Tenet Healthcare Corp. is swapping control of two of its Southern California hospitals for a piece of a third hospital located in a tony Los Angeles neighborhood.
The trade is viewed by local healthcare observers as evidence that a successful managed-care contracting network in Southern California must have geographic coverage down to the block, not just the city.
Last week Santa Barbara, Calif.-based Tenet and Cedars-Sinai Medical Center, the prestigious 783-bed hospital on Los Angeles' west side, unveiled plans to form a joint operating company to pursue service contracts and to directly accept risk under a modified state HMO license.
As part of the deal, Tenet agreed to lease Cedars two of its hospitals for 20 years: 135-bed Century City Hospital and 225-bed Midway Hospital Medical Center.
Cedars will run the three hospitals, which will make up the network along with several hundred affiliated physicians. Tenet and Cedars will jointly own the network.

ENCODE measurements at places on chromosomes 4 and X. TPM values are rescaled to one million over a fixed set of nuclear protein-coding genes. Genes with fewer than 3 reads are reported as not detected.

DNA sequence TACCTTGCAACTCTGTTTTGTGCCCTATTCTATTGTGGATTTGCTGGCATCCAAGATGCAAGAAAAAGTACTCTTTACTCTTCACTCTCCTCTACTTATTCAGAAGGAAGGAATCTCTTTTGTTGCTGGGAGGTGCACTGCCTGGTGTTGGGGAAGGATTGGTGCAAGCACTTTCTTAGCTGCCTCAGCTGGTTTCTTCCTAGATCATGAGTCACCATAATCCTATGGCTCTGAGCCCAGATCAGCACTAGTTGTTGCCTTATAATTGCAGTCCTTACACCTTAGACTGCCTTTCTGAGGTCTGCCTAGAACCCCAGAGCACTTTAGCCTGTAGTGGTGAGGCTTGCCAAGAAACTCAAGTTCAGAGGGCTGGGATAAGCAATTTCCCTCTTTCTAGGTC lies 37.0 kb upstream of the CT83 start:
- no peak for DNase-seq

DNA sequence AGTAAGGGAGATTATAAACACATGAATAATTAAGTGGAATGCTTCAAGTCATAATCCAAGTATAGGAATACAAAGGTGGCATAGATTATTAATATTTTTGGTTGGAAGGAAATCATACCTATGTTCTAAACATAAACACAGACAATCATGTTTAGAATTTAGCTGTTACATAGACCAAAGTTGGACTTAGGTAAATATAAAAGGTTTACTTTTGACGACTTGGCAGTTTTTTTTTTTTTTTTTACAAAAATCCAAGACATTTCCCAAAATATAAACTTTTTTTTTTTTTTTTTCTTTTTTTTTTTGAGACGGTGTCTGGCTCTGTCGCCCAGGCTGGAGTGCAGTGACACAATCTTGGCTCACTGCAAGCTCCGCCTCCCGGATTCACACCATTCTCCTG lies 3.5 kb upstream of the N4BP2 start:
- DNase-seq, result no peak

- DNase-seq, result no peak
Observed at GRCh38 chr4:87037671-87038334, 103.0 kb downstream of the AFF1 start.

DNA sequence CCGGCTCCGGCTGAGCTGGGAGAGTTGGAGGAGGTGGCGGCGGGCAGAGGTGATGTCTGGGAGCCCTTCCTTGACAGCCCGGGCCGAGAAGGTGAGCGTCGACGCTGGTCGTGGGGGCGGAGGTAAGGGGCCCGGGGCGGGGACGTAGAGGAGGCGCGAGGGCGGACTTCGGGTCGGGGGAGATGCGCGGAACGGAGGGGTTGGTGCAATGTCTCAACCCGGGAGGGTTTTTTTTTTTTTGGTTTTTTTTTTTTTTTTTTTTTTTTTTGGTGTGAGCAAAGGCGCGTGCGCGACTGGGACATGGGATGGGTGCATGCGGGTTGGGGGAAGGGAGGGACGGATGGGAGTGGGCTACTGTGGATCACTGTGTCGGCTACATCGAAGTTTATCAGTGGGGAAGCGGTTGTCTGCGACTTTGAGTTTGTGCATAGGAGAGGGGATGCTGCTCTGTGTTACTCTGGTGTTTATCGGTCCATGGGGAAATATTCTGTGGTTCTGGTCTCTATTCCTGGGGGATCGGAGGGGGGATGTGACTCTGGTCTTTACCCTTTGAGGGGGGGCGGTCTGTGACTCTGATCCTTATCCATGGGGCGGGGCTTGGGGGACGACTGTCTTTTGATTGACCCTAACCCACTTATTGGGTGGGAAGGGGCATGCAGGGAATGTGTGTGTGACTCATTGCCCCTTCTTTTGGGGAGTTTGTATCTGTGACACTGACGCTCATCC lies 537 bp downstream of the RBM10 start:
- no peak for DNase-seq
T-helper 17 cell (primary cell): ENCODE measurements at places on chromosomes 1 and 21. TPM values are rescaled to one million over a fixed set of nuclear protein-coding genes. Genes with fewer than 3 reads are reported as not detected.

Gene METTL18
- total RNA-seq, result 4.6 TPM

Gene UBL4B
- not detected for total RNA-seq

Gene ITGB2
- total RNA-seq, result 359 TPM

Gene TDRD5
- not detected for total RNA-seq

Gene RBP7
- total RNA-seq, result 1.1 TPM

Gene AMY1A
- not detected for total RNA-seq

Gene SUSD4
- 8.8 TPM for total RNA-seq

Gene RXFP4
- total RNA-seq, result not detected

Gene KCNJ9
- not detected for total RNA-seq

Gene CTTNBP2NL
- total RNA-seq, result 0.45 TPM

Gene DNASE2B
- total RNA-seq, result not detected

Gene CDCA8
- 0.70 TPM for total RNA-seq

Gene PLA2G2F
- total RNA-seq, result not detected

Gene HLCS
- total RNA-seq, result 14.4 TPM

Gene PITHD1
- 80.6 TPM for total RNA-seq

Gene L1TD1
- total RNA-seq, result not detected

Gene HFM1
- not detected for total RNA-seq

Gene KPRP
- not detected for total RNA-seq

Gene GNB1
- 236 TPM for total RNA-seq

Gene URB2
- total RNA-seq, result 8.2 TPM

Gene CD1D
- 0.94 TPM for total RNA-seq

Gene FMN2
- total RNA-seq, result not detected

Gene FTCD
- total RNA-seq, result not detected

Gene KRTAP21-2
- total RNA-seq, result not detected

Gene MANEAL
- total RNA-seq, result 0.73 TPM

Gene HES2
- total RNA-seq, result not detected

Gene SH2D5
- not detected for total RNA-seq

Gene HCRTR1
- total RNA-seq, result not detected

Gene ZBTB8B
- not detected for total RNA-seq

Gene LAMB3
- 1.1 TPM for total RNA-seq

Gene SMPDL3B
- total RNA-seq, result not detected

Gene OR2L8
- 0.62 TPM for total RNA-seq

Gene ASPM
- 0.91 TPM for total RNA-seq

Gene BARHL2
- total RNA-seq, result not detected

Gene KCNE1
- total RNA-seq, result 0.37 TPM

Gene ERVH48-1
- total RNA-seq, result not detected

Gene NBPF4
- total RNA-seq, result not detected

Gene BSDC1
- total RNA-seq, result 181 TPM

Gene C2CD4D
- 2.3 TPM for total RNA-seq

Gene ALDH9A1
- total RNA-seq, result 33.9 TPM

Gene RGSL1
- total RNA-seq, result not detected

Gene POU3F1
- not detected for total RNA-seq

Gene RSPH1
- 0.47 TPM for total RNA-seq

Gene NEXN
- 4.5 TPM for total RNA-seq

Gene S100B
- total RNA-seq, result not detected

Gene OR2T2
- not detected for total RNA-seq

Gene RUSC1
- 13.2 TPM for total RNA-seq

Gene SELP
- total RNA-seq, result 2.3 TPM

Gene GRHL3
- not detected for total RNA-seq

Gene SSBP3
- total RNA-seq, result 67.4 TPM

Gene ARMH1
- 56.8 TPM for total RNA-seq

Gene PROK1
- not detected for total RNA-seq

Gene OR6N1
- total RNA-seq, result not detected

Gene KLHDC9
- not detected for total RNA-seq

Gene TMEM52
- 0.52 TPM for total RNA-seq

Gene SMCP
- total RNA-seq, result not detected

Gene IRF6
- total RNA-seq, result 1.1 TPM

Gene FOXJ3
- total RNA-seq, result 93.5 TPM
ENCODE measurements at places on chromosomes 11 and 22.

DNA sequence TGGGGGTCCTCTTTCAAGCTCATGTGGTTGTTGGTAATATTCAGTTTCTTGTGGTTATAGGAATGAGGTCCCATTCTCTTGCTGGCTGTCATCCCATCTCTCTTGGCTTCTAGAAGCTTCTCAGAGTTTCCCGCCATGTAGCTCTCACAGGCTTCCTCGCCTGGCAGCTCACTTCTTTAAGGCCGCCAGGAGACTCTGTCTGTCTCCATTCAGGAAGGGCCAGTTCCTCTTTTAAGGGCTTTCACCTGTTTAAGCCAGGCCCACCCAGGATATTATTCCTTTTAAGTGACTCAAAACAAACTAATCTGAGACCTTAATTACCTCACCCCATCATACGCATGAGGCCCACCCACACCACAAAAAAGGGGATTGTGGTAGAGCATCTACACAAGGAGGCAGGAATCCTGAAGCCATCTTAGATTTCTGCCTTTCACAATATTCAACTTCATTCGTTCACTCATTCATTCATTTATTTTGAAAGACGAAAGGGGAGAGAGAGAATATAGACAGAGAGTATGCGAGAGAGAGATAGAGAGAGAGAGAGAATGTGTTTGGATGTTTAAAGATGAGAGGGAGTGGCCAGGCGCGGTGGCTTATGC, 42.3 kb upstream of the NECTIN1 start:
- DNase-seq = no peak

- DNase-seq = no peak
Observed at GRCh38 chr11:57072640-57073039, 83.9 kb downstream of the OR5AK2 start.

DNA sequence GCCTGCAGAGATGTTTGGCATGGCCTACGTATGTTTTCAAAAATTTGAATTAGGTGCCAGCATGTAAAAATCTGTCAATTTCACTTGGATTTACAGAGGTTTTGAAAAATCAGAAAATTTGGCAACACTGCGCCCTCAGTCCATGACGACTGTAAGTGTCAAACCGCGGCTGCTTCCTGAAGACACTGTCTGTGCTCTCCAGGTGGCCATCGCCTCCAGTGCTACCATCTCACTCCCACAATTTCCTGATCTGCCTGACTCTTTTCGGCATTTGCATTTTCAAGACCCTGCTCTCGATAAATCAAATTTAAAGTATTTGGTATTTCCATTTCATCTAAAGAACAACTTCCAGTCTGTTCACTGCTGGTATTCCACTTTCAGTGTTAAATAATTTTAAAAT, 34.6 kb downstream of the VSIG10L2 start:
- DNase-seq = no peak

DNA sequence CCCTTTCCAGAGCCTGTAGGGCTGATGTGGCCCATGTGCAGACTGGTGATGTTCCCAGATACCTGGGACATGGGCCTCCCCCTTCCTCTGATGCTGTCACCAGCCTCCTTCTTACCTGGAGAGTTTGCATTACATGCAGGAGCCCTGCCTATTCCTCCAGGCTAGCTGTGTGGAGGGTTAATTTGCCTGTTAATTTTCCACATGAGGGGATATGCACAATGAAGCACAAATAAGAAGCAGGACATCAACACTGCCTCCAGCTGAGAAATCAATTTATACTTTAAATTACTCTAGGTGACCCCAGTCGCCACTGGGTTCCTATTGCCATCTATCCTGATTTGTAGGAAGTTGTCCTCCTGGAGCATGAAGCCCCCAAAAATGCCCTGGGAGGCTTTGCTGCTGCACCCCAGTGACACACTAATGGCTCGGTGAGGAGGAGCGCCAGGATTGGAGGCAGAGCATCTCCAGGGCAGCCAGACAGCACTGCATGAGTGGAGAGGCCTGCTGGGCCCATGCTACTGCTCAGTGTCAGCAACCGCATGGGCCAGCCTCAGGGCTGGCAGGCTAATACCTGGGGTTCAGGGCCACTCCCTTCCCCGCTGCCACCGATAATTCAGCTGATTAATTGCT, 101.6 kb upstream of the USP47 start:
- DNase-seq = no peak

Financial details, including the lease payments, were not released, and a definitive agreement is expected to be reached within 90 days.
"The Cedars deal should be thought of as constructing a geographically confined managed-care network," Tenet spokesman Harry Anderson said.
Los Angeles' west side is a crucial component of any provider network or insurance product. Relatively affluent and jammed with people having insurance coverage, it's one of the most competitive markets in the city.
Cedars has held its turf there with a sterling reputation, but nearby University of California Los Angeles Medical Center has been aggressive in building its own regional network.
"It's a little peculiar, only because Tenet is the largest player in Southern California," said Steve Valentine, president of the Camden Group, an El Segundo, Calif.-based consulting firm. "But if (Tenet's) goal is to strengthen itself locally, they've accomplished all that."
Tenet's Anderson said other area hospitals may be approached to join the network, but he did not provide specifics.
Valentine said he believes hospitals in Inglewood and the South Bay neighborhoods of Los Angeles-an area about 10 miles south of Cedars-would be likely candidates.